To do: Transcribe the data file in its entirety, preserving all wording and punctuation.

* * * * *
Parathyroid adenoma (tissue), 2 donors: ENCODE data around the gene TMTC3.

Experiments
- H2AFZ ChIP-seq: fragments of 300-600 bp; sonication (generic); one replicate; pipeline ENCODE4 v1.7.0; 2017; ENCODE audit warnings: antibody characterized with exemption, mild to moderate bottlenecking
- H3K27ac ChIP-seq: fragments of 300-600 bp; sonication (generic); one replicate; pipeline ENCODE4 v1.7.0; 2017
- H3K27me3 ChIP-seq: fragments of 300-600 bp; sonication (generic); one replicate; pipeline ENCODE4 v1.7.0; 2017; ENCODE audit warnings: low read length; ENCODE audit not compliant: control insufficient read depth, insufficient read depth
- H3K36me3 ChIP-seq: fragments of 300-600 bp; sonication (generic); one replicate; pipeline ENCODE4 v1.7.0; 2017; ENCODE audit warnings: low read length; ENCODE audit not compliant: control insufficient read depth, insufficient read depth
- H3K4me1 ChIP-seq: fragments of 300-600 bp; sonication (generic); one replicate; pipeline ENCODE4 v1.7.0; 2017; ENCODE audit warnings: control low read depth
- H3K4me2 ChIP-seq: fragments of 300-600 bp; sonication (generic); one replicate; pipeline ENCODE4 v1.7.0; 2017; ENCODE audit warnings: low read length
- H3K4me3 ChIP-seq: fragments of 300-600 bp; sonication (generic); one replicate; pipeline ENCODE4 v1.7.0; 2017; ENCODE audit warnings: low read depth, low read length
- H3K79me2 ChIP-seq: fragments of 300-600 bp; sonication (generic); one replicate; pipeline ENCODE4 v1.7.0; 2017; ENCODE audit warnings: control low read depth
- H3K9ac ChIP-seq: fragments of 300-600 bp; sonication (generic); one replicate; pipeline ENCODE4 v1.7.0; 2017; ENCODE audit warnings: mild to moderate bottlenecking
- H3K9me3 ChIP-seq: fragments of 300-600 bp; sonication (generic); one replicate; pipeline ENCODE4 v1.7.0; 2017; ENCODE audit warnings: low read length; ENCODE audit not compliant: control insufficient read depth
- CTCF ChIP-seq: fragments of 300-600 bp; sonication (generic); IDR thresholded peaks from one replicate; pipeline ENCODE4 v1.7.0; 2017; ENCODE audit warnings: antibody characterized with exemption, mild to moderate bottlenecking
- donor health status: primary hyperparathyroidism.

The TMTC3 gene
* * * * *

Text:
Parathyroid adenoma (tissue), 2 donors: ENCODE data around the gene TMTC3.

Experiments
- H2AFZ ChIP-seq: fragments of 300-600 bp; sonication (generic); one replicate; pipeline ENCODE4 v1.7.0; 2017; ENCODE audit warnings: antibody characterized with exemption, mild to moderate bottlenecking
- H3K27ac ChIP-seq: fragments of 300-600 bp; sonication (generic); one replicate; pipeline ENCODE4 v1.7.0; 2017
- H3K27me3 ChIP-seq: fragments of 300-600 bp; sonication (generic); one replicate; pipeline ENCODE4 v1.7.0; 2017; ENCODE audit warnings: low read length; ENCODE audit not compliant: control insufficient read depth, insufficient read depth
- H3K36me3 ChIP-seq: fragments of 300-600 bp; sonication (generic); one replicate; pipeline ENCODE4 v1.7.0; 2017; ENCODE audit warnings: low read length; ENCODE audit not compliant: control insufficient read depth, insufficient read depth
- H3K4me1 ChIP-seq: fragments of 300-600 bp; sonication (generic); one replicate; pipeline ENCODE4 v1.7.0; 2017; ENCODE audit warnings: control low read depth
- H3K4me2 ChIP-seq: fragments of 300-600 bp; sonication (generic); one replicate; pipeline ENCODE4 v1.7.0; 2017; ENCODE audit warnings: low read length
- H3K4me3 ChIP-seq: fragments of 300-600 bp; sonication (generic); one replicate; pipeline ENCODE4 v1.7.0; 2017; ENCODE audit warnings: low read depth, low read length
- H3K79me2 ChIP-seq: fragments of 300-600 bp; sonication (generic); one replicate; pipeline ENCODE4 v1.7.0; 2017; ENCODE audit warnings: control low read depth
- H3K9ac ChIP-seq: fragments of 300-600 bp; sonication (generic); one replicate; pipeline ENCODE4 v1.7.0; 2017; ENCODE audit warnings: mild to moderate bottlenecking
- H3K9me3 ChIP-seq: fragments of 300-600 bp; sonication (generic); one replicate; pipeline ENCODE4 v1.7.0; 2017; ENCODE audit warnings: low read length; ENCODE audit not compliant: control insufficient read depth
- CTCF ChIP-seq: fragments of 300-600 bp; sonication (generic); IDR thresholded peaks from one replicate; pipeline ENCODE4 v1.7.0; 2017; ENCODE audit warnings: antibody characterized with exemption, mild to moderate bottlenecking
- donor health status: primary hyperparathyroidism.

The TMTC3 gene